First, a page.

Stability itself is destabilizing.
This is one of the defining ideas of the economist Hyman Minsky. And it matters because when we have periods of relative stability or happy results in the stock market (like now), we start to tell ourselves little stories. For example, we might believe that the stock market will behave like a bank certificate of deposit but pay us double-digit returns year after year.
We forget what normal market risk feels like, and we get comfortable with more and more risk. That makes it easier to borrow more money, because it’s all good. We say, “Risk? What risk?” as we move more of our 401(k) allocation into the stock market.
Forgetting about risk and pain is a wonderful human trait. Without this amazing ability, I doubt there would be many families with more than one child, and I’m certain that very few people would sign up for a second marathon. Forgetting pain has been good for us as a species, but it’s bad for us as investors.
As a result of forgetting our most recent investing pain in 2008-9, we see things like:
Then, there are the advisers who are trying to convince clients to get back into stocks even though many indexes posted enormous gains in 2013. According to Doug Wolford, the president and chief operating officer of Convergent Wealth Advisors, this resistance comes from “recessionary post-traumatic stress.”
Even those who are supposed to be professionals aren’t behaving very well. The Wall Street Journal analyzed the top bond funds, and it found “among the 10 largest U.S. bond funds at the end of 2013, the four with the fastest growth in assets since 2008 held an average 20 percent of their investments in bonds rated below investment grade, also known as junk bonds.”
According to Jeffrey Gundlach of the DoubleLine Total Return Bond Fund, “Who wants an index fund that yields 2 percent?” Mr. Gundlach said that investors “want exposure to these high-yield distressed securities, and they’ve become comfortable with what we’re doing.”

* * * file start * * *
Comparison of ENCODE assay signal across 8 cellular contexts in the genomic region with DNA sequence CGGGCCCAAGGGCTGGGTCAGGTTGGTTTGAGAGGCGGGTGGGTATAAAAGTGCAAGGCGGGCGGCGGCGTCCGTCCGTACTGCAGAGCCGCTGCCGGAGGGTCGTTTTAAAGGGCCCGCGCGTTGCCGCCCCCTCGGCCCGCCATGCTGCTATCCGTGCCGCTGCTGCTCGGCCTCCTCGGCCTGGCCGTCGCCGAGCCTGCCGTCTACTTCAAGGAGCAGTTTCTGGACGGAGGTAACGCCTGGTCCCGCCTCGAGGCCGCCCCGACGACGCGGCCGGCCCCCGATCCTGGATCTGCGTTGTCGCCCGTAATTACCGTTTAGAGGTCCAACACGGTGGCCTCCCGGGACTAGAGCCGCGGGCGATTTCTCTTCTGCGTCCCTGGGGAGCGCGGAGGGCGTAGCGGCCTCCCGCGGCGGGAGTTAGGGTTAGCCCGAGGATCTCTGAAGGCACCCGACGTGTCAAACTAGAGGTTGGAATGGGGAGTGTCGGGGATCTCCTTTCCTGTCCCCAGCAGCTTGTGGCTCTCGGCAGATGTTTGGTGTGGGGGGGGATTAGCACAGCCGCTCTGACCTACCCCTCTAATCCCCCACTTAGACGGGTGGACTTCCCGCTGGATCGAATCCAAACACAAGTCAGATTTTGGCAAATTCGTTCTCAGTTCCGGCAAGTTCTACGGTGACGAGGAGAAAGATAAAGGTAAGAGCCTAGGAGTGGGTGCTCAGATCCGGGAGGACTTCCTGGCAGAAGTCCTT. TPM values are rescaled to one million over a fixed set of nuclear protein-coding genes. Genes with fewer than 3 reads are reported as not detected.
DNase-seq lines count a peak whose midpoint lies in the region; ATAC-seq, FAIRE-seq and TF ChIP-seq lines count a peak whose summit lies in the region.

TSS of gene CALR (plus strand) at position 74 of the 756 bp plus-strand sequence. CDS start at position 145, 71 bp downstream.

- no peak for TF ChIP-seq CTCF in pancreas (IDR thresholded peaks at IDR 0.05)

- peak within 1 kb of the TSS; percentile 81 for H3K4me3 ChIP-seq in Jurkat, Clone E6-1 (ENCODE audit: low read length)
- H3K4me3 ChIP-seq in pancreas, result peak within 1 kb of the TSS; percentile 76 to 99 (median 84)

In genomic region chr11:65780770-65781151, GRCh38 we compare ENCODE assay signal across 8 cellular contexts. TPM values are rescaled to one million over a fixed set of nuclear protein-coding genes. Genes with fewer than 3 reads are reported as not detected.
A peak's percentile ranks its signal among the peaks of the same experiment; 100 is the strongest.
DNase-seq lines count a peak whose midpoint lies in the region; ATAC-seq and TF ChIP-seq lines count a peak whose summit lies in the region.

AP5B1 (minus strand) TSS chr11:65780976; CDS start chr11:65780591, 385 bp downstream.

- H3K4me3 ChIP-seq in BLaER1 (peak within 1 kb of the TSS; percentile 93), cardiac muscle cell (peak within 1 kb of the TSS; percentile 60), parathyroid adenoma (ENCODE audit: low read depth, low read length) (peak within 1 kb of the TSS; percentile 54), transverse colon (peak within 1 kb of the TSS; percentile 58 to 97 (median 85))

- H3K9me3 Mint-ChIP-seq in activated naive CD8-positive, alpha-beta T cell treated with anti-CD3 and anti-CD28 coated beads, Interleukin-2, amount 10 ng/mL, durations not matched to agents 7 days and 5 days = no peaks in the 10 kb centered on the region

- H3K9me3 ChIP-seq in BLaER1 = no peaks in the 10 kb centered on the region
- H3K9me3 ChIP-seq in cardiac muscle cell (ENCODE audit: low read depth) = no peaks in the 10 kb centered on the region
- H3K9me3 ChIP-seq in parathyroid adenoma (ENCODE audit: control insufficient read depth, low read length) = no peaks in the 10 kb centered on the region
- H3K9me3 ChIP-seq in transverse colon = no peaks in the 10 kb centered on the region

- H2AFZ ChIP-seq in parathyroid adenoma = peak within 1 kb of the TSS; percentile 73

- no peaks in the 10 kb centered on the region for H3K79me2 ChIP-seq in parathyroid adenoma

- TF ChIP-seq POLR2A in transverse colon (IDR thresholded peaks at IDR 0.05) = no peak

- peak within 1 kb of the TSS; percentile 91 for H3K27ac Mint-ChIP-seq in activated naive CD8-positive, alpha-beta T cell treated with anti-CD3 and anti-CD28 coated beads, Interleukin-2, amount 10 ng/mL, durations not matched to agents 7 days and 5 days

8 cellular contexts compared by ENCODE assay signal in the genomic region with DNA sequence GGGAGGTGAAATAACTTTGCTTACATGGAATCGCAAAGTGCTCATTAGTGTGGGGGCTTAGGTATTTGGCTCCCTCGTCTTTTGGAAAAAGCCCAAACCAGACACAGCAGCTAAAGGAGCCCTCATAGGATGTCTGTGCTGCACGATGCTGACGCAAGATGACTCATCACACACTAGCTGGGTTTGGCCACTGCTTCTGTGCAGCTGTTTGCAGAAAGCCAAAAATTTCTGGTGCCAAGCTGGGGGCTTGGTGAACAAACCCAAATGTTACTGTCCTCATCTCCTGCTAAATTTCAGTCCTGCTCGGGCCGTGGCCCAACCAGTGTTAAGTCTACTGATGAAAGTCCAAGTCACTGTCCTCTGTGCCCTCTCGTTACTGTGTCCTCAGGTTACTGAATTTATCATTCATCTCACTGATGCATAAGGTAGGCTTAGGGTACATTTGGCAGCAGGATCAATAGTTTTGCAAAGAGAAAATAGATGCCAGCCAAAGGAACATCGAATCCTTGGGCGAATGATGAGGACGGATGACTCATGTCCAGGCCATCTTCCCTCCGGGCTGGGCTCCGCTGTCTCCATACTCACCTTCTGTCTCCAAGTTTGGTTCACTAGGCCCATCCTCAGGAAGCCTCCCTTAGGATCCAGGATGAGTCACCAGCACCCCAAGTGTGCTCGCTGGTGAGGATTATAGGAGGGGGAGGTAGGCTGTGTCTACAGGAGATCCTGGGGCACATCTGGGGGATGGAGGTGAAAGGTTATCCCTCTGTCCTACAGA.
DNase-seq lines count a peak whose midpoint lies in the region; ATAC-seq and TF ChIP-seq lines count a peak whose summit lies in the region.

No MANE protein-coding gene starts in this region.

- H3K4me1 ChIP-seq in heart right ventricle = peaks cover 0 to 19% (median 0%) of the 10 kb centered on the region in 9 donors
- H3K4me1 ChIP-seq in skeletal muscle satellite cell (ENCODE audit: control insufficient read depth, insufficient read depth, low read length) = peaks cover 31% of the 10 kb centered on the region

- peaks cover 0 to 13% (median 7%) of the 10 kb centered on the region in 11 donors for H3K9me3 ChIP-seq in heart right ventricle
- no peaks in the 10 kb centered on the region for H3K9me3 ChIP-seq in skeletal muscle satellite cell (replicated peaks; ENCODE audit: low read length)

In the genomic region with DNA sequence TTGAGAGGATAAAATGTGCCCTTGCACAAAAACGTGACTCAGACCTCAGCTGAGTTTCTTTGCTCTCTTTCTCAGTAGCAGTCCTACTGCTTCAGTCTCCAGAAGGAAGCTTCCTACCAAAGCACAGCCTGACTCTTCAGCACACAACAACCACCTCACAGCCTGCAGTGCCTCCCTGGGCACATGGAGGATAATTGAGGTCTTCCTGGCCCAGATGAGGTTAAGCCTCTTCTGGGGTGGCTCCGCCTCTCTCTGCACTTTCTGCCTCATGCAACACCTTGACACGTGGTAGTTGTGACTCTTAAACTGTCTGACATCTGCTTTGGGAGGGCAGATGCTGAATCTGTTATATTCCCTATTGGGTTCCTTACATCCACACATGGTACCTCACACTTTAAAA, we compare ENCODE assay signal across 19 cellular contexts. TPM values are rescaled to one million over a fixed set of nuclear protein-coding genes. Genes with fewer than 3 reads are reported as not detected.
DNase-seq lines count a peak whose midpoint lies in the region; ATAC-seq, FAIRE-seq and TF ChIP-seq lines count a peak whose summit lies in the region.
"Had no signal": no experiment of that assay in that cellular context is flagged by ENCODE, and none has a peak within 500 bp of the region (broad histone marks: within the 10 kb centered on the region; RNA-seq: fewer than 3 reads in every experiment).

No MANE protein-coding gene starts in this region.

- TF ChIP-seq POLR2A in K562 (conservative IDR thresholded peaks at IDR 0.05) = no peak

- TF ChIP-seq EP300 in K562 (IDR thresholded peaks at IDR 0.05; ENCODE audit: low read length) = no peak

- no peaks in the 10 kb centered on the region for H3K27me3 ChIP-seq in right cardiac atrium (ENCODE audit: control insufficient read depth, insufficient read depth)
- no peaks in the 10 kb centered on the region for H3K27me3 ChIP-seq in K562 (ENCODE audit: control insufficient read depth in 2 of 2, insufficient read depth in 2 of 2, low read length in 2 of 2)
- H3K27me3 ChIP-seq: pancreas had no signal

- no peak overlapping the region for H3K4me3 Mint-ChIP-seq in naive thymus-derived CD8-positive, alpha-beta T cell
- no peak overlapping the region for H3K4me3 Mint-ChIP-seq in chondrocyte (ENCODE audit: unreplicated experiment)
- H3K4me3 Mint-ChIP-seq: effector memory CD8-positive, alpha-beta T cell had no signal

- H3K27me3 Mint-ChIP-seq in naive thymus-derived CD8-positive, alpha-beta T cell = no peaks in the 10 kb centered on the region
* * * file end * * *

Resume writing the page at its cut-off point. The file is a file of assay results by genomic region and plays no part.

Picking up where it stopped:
Does this sound at all familiar to anyone? It sounded really familiar to Charlie Henneman from the CFA Institute. In a Twitter exchange on the topic, Mr. Henneman said, “Haven’t you heard? The real risk is missing the rally. It’s incredible we’re back at this place.”
So here we are again, lulled into thinking everything is fine. The things we used to see as risky suddenly look really attractive, and the only risk we do see is the possibility of missing the rally we expect to continue.
We’ve gotten so comfortable with the current stability — while remaining obsessed with our rate of return — that we’re treating risk like it no longer matters. And the crazy thing is it’s true. Risk doesn’t matter — until things change.
And change they will.
I’m reminded of Nassim Taleb’s story about the turkey in his book, the Black Swan. For a turkey, life seems pretty good. Like clockwork, a kind man comes by every day to feed him. It becomes a stable pattern for the turkey. The turkey has no reason to believe anything will change. But then one day, instead of food, the kind man has an ax. Surprise! Things suddenly change for the turkey.
At the moment, a lot of us are acting like turkeys. But there’s one key difference. We shouldn’t be surprised when a seemingly stable pattern suddenly changes. Of course, it won’t surprise me if that’s exactly what happens. Things will change, and people will be shocked when the new normal comes to an end.
I’m not predicting that we’re in for another series of events like in 2009, but I am suggesting that now would be a good time to stick with a disciplined approach to our finances. It means doing simple things like staying diversified and rebalancing, even though it’s not cool. It means being conservative in our spending and taking on as little debt as possible. And it means remembering that at some point, risk will return, and the stories will switch from how boringly stable the markets are to how wildly volatile they’ve become.
There is one prediction I’m prepared to make. At that moment, when markets swing from stable to volatile, I’m pretty sure the past pain of too much risk will come rushing back. Then, we’ll swear (again) to never get lulled into thinking risk has disappeared, at least until the next time.
This commentary originally appeared June 02 on NYTimes.com
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